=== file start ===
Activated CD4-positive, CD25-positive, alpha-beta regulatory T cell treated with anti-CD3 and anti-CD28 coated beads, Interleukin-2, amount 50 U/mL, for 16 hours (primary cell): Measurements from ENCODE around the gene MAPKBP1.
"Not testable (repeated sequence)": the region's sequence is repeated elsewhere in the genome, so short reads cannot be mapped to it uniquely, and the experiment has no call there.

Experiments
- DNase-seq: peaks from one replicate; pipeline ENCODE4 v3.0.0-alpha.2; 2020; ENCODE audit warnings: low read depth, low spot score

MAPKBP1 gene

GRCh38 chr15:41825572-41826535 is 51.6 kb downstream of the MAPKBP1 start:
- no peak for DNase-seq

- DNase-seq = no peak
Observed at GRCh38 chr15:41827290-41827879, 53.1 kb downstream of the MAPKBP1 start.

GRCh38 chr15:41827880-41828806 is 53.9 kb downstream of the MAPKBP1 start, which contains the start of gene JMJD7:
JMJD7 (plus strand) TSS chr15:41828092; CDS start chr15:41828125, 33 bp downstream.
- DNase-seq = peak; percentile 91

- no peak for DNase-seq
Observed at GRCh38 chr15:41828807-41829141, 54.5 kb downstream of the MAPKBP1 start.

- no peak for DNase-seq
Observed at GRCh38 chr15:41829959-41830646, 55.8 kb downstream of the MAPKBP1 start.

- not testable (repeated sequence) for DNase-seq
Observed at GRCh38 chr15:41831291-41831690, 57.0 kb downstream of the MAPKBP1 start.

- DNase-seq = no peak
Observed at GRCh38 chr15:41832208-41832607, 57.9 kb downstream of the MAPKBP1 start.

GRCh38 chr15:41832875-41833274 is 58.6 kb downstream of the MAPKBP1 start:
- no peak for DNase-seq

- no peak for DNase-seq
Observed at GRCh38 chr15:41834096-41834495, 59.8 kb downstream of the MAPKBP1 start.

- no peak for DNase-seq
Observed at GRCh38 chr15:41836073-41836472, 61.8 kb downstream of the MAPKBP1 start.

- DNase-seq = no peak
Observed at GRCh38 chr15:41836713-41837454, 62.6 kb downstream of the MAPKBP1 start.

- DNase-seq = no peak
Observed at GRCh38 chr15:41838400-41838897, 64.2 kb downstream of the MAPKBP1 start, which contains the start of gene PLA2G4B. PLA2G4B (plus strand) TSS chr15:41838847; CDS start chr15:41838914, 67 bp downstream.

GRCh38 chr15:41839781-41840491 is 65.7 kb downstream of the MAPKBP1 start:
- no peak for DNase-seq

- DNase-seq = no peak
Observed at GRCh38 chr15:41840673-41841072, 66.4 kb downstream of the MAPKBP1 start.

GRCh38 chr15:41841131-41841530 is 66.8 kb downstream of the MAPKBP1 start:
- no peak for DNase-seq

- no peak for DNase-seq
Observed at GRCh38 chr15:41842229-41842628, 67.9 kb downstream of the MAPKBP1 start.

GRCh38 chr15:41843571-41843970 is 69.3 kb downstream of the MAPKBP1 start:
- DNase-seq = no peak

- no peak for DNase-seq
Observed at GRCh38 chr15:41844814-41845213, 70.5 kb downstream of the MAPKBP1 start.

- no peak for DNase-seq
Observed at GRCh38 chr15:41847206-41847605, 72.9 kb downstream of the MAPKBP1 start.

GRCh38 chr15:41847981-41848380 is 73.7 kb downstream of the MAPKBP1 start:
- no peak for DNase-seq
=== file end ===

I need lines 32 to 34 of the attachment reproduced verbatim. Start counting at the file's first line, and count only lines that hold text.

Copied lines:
- no peak for DNase-seq

- DNase-seq = no peak
Observed at GRCh38 chr15:41840673-41841072, 66.4 kb downstream of the MAPKBP1 start.